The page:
Last Monday, well over 300 Vermonters packed City Hall in downtown Burlington. It was standing room only with every seat on the floor and in the balcony occupied. The occasion was a town hall meeting with Senator Bernie Sanders, a forum he thoroughly enjoys and frequently hosts throughout the state because, as he said later, “it brings the government close to the people.”
Ambassador Pekka Lintu of Finland was the guest speaker. Sanders invited him because he wants his constituents to know about a country that has quality universal healthcare, free childcare, free college education, employment benefits unimaginable to most American workers, virtually no childhood poverty, and one of the most competitive economies in the world. While Sanders anticipated a good turnout, the actual attendance exceeded his expectation. “It shows,” he would later say, “that people are hungry to hear about alternative visions to the way we are doing things in this country.”
Neither Lintu nor Sanders denied the differences between the US and Finland – in population, size, and diversity. “Yet as we acknowledge the difference we should also acknowledge that we are all human beings with very much the same DNA, the same kind of intelligence and the same human needs,” Sanders said. “Is there something that we can learn from [Finland’s] model?”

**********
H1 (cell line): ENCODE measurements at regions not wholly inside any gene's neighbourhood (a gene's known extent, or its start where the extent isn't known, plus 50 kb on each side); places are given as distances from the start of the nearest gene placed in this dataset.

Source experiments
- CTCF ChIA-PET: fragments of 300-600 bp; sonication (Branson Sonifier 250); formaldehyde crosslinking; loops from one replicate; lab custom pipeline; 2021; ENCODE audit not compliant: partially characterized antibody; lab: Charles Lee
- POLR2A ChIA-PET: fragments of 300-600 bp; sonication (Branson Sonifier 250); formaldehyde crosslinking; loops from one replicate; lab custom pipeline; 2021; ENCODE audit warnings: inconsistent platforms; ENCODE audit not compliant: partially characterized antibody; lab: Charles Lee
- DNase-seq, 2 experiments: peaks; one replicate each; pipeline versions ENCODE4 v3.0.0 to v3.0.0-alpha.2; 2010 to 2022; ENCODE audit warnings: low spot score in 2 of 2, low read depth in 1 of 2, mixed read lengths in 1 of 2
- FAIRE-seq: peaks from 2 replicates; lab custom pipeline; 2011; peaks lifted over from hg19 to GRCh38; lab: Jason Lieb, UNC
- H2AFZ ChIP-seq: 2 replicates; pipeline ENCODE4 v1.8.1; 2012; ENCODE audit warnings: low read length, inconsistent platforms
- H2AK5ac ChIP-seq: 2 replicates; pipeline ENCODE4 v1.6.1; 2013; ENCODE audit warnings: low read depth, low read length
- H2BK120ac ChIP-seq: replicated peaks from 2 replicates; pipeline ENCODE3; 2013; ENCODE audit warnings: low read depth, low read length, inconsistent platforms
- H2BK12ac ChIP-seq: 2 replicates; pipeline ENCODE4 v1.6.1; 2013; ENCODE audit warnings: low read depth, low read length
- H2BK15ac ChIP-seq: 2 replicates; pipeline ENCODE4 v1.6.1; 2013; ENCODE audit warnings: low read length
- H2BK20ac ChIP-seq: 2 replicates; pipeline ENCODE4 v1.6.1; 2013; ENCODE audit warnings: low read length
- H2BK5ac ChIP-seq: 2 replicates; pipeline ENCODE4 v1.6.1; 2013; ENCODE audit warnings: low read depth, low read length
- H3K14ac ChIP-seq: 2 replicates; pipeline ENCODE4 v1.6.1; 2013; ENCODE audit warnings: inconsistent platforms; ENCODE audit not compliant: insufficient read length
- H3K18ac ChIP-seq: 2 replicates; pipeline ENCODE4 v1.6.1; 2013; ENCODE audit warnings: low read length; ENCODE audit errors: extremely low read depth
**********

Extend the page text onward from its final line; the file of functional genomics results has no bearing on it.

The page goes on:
Lintu is a striking presence – tall and debonair. (One woman in the audience joked that he was “Finland’s best evidence of the quality of its healthcare system.”) But while Sanders has a straightforward, fearless style that his constituents have grown accustomed to, Lintu has a dry sense of humor and is soft-spoken. So much so that as he began his remarks several audience members called out for him to speak louder. Lintu finally joked, “Finns are rather non-talkative people, rather known as shy people. We say that you can know the difference between an introverted Finn and an extroverted Finn. An introverted Finn, when he talks to you, he’s looking at his own shoes. An extroverted Finn, when he’s talking to you, he’s looking at your shoes.”
Lintu spoke openly of some of the challenges now facing his country – an aging population, a need for alternative energy, unemployment just under 6 percent, alcohol that is “still a mythic thing for young people.” There was an economic crisis in the early 90’s when unemployment rose from 4 percent to 17 percent in just two years. Lintu said that Finns by no means enjoy paying taxes – the total taxes per capita were 43.1 percent in 2007 – but they do enjoy what they get for their money. It allows for stability and confidence in planning a family, and for adjusting to the pressures of a global economy.